This is a collection of Luther’s most essential and classic works edited by leading Luther scholar and pastor William Russell. Besides the “big 95,” included are Luther’s small catechism, eight Lenten sermons and writings about the letters of St. Paul.
“Protestants: The Faith That Made the Modern World” by Alec Ryrie (Random House/Viking)
Ryrie, a historian and pastor, examines the ways Luther’s ideas changed the world at the time and continue to impact the world we live in today, from the Protestant roots of America to a tradition of civil disobedience.
“Katie Luther, First Lady of the Reformation: The Unconventional Life of Katharina von Bora” by Ruth A. Tucker (Zondervan)
Who wouldn’t want to read about the life of a runaway nun? Tucker, an author and former seminary professor, turns her attention to Luther’s wife, who, she writes, “could walk right into the twenty-first century — and claim lean in as her motto.”
“Here I Walk: A Thousand Miles on Foot to Rome With Martin Luther” by Andrew L. Wilson (Brazos Press)
Wilson and his wife, Sarah (who wrote the afterword), retrace Luther’s 1511 journey from Erfurt, Germany, to Rome in this part travelogue, part history. Along the way, the scholar-hiker explores the legend that it was this trip to Rome that was the “last straw” for the then-monk. Wilson also seeks to illustrate the reconciliation that since has occurred between many Protestants and Catholics.
Just for fun
After all those heavy books, a little light reading might be in order, and Luther — despite his dour demeanor — does not disappoint:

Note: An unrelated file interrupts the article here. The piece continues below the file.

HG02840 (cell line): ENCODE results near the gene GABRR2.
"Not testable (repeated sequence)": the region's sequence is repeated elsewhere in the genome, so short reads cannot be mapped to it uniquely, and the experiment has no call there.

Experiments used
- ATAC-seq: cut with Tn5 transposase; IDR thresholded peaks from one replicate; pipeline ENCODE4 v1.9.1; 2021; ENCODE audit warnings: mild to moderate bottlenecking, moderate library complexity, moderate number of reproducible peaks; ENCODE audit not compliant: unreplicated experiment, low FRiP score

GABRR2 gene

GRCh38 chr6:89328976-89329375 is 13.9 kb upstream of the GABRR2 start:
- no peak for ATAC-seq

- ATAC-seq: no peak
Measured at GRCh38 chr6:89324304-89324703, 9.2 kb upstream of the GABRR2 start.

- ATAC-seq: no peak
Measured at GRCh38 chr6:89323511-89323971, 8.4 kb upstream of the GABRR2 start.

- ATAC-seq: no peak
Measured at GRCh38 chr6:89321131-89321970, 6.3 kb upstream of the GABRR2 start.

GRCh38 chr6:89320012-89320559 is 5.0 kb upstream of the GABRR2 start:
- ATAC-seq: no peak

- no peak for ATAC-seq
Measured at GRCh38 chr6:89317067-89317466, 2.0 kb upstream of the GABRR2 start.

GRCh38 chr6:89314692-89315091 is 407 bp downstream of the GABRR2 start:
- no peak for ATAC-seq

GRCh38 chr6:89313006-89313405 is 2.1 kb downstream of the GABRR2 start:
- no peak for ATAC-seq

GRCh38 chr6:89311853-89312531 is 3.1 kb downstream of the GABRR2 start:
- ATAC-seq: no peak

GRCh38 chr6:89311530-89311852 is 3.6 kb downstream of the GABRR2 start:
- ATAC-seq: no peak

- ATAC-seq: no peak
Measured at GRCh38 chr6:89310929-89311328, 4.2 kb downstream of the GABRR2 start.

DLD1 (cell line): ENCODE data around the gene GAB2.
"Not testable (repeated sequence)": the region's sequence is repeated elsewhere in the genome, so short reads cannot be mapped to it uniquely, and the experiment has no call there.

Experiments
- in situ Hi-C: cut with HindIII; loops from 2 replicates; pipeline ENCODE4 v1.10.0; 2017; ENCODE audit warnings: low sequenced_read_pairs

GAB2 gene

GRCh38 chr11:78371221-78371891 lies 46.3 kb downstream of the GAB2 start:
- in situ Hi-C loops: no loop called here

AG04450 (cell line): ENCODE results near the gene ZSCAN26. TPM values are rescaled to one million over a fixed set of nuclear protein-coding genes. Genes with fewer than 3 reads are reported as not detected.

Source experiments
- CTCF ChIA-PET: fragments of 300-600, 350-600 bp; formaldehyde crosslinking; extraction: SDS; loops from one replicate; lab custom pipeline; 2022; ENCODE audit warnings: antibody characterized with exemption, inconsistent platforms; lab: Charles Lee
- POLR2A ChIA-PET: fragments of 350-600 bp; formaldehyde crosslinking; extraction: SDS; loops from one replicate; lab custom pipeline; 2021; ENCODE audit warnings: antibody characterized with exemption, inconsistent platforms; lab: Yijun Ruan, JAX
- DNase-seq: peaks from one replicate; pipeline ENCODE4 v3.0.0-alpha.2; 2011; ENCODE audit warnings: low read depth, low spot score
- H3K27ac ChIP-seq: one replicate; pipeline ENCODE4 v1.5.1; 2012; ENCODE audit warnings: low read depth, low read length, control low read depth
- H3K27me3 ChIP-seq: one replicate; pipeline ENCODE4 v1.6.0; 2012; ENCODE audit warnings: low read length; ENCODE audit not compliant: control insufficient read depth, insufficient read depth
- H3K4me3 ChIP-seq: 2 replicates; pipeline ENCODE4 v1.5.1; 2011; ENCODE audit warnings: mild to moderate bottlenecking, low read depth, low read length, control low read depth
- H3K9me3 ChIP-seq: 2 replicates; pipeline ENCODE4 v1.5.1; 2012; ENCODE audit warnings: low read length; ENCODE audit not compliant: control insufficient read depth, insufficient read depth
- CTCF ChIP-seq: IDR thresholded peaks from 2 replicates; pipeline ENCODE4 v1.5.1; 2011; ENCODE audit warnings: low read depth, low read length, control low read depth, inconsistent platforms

“Luther and Katharina: A Novel of Love and Rebellion” by Jody Hedlund (Waterbrook)
Hedlund is a Christian author who has made a name for herself among Christian romance fans for her clean-as-a-whistle stories of Christian women through the ages. She gives the First Couple of the Reformation the bonnet-ripper treatment in this Christy Award winner.
“Luther” by Rich Melheim, Sherwin Schwartzrock and Jonathan Koelsch (Kingstone Comics)
Luther’s writings often were accompanied by woodcut illustrations by his friend and artist Lucas Cranach the Elder, and the Reformer recognized the power of images to teach. So perhaps a graphic novel — with dramatic illustrations of Luther’s predecessor Jan Hus burning at the stake, the terrifying thunderstorm that convinced Luther to become a monk and his self-flagellation — is the most Lutheran of ways to communicate the story of the Reformation.
Reformation ABCs: The People, Places, and Things of the Reformation ― From A to Z” by Ned Bustard R.C. Sproul (Crossway)
Luther was an advocate for literacy in his day. So he probably would be a fan of this book, which teaches “B” is for “Bible” and “C” is for “Calvin” and features a foreword by theologian R.C. Sproul.
“The Life and Times of Martin Luther” by Meike Roth-Beck and Klaus Ensikat (Eerdmans)
This chapter book doesn’t talk down to the kids in its biographical treatment of Luther and is particularly good at explaining Luther’s ideas for a young crowd.
The Life of Martin Luther: A Pop-Up Book” by Agostino Traini (Sparkhouse Family)
Let’s not forget the kids — Martin and Katharina didn’t. The couple had six surviving children. In this children’s book, the story of the Reformation literally leaps off the page.